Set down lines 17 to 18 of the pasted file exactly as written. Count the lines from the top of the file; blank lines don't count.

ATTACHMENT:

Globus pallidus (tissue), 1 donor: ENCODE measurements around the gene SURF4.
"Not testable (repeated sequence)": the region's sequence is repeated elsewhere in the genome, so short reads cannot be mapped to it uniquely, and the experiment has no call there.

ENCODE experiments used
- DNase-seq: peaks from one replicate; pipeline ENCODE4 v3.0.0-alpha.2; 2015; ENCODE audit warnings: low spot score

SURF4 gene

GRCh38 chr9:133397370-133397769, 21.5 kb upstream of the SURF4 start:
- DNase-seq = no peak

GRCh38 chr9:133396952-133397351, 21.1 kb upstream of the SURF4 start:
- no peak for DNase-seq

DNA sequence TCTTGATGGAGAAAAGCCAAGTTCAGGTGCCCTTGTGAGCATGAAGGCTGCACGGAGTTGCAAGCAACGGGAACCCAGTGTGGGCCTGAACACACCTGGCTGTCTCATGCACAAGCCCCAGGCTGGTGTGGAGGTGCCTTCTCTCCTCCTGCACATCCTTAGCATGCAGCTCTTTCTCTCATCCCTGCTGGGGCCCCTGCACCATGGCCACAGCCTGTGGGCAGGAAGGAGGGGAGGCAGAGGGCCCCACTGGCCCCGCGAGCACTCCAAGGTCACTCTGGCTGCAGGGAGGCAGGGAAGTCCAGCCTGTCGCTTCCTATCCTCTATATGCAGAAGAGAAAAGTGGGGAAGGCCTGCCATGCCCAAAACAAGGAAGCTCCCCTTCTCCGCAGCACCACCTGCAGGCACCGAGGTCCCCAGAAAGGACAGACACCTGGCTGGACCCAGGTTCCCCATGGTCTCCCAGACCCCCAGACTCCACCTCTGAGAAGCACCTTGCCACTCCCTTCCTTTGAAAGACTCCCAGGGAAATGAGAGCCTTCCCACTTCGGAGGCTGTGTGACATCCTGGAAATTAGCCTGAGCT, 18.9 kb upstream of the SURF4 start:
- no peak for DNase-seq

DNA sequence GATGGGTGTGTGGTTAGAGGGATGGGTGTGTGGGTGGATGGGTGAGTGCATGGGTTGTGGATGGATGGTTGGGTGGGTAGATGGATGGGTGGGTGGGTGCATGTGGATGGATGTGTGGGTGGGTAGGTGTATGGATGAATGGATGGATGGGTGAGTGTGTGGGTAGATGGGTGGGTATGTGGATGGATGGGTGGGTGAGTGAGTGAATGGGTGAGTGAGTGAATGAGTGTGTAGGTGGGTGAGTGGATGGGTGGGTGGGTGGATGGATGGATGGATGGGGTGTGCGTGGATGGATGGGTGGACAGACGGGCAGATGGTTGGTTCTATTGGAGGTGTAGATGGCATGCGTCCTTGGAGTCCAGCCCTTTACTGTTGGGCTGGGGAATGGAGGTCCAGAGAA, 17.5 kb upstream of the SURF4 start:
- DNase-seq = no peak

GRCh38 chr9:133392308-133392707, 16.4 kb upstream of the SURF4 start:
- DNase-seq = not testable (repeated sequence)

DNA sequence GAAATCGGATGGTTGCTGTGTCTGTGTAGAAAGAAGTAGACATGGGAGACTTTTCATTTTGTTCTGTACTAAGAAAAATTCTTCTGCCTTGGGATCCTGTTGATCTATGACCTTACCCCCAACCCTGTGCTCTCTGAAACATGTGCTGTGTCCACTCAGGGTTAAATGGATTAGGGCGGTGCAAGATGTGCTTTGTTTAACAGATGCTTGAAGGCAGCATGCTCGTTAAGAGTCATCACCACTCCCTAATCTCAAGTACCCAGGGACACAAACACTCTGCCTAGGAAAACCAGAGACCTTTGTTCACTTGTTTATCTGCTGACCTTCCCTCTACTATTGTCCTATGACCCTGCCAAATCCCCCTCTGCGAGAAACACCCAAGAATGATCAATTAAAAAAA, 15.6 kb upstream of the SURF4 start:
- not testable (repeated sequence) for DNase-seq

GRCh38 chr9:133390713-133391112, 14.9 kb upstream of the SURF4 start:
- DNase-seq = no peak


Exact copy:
- not testable (repeated sequence) for DNase-seq

GRCh38 chr9:133390713-133391112, 14.9 kb upstream of the SURF4 start: